Chamomile or camomile is the common name for several daisy-like plants of the family Asteraceae. Two of the species are commonly used to make herbal infusions for traditional medicine. It has been consumed for centuries as a natural remedy for several health conditions.
The chamomile plant’s flowers and buds are harvested for tea as the flowers open. It continually blooms for a few months, depending on the climate in which it’s grown. After harvest, the flowers are dried to prolong the shelf life. When this occurs, the white petals turn a pale yellow and may fall off the yellow head, which is its most recognizable form.
These magnificent herbs are the foundation of any gourmet cook’s larder. When herbs cultivated organically are used to make seasoning mainstays like basil, cinnamon, curry powders, spice blends like Cajun Spice, Fajita Seasoning, and many more, the flavor is richer. You may even buy organically made salt, which you can use in a variety of recipes in your home.
Teas made from herbs can also be consumed. Teas are not only tasty, but they also contain little to no caffeine. Chai tea, chamomile tea, lemon or orange spice teas are all popular flavors, and you may even make your own specialty tea mixes using your favorite herbs and spices.
In addition, essential oils used in aromatherapy are made from organic herbs. Aromatherapy creates pure and concentrated oils by extracting oils from organically grown plants. The essential oil is placed in a diffuser, which heats the oil and releases the seductive aroma.
Organic herbs can be utilized as an ingredient in bath products, which is one of the greatest ways to use them. Nothing beats filling a cheesecloth drawstring bag with a lovely herbal bath blend and soaking it in the bath water to release the scent not just in the wet air but also onto your skin.
Restaurants and stores that make and sell their own herbal goods, such as soaps, find that employing organically produced herbs is a compelling selling factor that boosts sales. Organic herbs can be acquired in bulk for use as ingredients in enterprises or for sale to the general public.
Anne Harvester is a herbalist who has researched the advantages of using organic herbs and other goods. She looks at organic essential oils, organic teas, and organic spices in this essay.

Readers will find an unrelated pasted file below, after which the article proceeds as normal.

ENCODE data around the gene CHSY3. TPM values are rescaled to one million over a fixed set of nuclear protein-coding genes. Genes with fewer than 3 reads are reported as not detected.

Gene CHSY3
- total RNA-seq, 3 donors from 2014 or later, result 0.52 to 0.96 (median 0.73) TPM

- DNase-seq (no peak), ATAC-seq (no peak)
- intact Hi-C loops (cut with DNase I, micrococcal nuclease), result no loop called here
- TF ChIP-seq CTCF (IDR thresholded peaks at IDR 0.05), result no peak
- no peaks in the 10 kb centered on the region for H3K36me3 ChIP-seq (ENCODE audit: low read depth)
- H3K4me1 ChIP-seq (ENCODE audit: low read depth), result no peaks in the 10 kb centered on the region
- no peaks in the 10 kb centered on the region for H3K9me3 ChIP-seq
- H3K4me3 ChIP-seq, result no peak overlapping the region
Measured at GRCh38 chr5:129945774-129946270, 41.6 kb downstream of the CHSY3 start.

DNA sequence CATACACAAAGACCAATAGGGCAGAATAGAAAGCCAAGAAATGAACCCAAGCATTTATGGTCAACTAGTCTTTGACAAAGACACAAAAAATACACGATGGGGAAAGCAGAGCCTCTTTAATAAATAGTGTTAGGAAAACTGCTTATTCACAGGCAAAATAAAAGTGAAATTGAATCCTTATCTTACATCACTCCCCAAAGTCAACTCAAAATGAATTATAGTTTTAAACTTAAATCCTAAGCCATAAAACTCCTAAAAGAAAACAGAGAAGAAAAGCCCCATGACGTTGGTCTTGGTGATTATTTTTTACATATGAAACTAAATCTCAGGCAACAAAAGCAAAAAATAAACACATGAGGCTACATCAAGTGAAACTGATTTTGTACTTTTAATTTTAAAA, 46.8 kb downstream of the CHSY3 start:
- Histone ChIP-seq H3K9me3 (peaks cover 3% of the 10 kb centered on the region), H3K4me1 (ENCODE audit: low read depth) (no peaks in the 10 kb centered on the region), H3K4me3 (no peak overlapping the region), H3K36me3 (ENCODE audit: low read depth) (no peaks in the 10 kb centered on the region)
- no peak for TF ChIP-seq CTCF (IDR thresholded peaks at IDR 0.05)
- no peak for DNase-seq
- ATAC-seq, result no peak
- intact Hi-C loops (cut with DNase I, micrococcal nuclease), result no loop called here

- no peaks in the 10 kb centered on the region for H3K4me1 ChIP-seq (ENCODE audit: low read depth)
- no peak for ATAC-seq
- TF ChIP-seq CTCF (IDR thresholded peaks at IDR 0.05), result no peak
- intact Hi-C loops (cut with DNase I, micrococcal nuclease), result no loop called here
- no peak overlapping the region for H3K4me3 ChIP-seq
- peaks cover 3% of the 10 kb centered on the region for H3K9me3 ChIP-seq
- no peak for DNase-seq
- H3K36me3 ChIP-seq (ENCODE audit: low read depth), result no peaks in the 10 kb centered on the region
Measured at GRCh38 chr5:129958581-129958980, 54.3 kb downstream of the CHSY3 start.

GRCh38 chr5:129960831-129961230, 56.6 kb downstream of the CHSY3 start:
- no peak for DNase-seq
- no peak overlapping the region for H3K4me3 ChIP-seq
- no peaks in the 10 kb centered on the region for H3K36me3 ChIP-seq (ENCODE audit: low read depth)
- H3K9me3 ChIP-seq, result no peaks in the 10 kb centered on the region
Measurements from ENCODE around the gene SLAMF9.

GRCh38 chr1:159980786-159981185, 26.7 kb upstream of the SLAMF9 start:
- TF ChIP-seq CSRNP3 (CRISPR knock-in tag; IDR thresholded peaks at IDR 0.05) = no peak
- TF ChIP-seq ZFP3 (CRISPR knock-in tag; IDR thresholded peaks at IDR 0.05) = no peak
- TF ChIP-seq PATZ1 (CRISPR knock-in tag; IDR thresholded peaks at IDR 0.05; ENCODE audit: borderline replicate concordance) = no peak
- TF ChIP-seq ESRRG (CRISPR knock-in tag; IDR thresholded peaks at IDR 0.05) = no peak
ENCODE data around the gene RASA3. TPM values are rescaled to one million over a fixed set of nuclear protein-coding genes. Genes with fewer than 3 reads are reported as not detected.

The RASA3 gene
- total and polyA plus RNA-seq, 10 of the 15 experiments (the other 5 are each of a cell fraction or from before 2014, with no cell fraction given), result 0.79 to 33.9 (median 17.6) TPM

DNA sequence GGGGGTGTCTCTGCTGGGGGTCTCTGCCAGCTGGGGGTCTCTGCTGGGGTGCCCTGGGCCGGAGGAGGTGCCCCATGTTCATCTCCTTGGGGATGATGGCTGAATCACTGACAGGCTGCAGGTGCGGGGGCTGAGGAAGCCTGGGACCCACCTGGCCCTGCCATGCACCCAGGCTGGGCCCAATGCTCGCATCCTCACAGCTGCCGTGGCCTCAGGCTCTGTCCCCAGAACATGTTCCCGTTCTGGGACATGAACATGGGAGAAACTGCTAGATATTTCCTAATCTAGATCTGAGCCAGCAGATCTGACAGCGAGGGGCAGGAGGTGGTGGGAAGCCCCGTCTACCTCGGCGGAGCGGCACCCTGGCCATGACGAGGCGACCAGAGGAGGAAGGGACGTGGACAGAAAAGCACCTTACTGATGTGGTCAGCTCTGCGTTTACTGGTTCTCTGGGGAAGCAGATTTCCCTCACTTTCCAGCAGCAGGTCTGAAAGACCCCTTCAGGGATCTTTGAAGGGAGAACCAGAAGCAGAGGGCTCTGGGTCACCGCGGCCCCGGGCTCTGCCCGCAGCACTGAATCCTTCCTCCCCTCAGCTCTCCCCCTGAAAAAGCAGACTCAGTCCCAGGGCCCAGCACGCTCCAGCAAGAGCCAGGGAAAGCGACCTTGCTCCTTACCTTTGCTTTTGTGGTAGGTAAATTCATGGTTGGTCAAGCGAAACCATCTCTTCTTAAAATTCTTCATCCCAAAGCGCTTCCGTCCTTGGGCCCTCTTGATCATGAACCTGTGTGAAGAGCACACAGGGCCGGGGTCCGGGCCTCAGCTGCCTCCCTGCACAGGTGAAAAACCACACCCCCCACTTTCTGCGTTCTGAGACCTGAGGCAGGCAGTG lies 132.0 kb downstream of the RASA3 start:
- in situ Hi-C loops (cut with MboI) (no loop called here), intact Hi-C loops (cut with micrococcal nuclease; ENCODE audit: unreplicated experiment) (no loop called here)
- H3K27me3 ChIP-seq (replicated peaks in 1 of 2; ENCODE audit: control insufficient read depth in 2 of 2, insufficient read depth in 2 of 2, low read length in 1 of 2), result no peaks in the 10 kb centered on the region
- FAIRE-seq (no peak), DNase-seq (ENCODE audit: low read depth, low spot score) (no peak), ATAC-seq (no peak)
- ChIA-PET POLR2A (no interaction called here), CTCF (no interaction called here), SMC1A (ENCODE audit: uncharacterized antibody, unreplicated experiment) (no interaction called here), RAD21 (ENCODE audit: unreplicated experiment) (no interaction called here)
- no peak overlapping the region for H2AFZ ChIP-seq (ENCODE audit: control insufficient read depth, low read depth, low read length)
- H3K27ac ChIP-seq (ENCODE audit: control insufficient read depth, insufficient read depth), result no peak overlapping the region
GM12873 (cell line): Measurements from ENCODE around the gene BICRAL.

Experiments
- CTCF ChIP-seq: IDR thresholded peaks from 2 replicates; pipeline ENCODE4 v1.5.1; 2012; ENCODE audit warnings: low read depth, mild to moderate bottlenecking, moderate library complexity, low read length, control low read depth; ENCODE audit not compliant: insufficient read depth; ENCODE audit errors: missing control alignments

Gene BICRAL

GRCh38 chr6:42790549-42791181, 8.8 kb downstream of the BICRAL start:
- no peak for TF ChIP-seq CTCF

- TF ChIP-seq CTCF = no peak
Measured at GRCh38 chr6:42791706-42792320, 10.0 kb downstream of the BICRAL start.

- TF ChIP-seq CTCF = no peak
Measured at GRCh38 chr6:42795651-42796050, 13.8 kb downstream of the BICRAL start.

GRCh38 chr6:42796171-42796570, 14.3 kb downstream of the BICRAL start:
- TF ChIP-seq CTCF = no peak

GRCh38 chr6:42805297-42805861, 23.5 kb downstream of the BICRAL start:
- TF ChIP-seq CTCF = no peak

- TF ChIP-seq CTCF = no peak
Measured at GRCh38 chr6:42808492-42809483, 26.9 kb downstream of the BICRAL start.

1. Digestive System
As its many names allude to, chamomile is the King of the Herbs when it comes to any kind of digestive complaint. Known as “Our Lady of the Guts” or “Mother of the Gut”, this versatile herb contains a complex collage of phytochemicals that work individually and collectively on all aspects of the digestive system. A-bisabolol speeds the mending of torn tissue which assists the healing of ulcerations. Chamazulene shrinks swollen stomach tissue that presses on nerve endings causing pain. Azulene kills staphylococcus and streptococcus infections, which in turn can alleviate the symptoms of food poisoning.
Often the root of digestive upset, nervousness can be calmed by this mildly sedative herb. Chamomile Salt contains one flavonoid in particular, apigenin, which binds to the benzodiazepine receptors in the brain, promoting relaxation. Stress is a well-known factor in IBS flare ups. Because the brain and the gut communicate directly back and forth via the vagus nerve, a more relaxed mind can also help heal gut issues, which can mean reduced symptoms of chronic conditions like leaky gut, IBS and other gut-related issues.
Stomach upsets and bugs can also be relieved by chamomile – its delicate balance of active plant compounds will help to neutralize the cause and heal any damage induced by the bug.
As a relaxant, chamomile depresses the central nervous system, reducing anxiety while not disrupting normal performance or function. This is due to the active principles of chamomile including flavonoids, glycosides, and essential oils.
In a 2011 study published in the journal, “European Neuropsychopharmacology”, showed that the phytochemicals in chamomile have 3 effects on the central nervous system that contribute to the herb’s anxiolytic and sedative properties. It binds to the GABA receptors which in turn reduces the activity of the cells in the sleep center of the brain.
3. Anti-Inflammatory/Pain Relief
Sometimes called “herbal aspirin”, chamomile has been used for centuries to lower pain and reduce inflammation. This seems to be backed up by science, with a 2009 study by Srivastava et al published in “Life Sciences,” finding that chamomile caused cell reactions similar to that of nonsteroidal anti-inflammatory drugs.
It is a popular remedy for inflammation on the outside of the body too, with it being commonly used to treat sunburn, mild burns, rashes, sores and eye inflammation.
4. Lowers Blood Sugar
A promising Iranian study from 2015 found that drinking 3 cups of chamomile tea daily could improve the control of blood glucose levels in people with type 2 diabetes. 64 participants with type 2 diabetes were recruited, all of whom were aged between 30 and 60. They consumed camomile tea three times per day immediately after meals for eight weeks. A control group also followed this routine, but they drank water instead.
The camomile tea group had significantly reduced HbA1c and serum insulin levels, as well as significantly increased total antioxidant capacity compared to those in the control group.
The researchers concluded that camomile tea could be useful in reducing diabetes risk factors. They added: “Short-term intake of chamomile tea has beneficial effects on glycaemic control and antioxidant status in patients with type 2 diabetes”.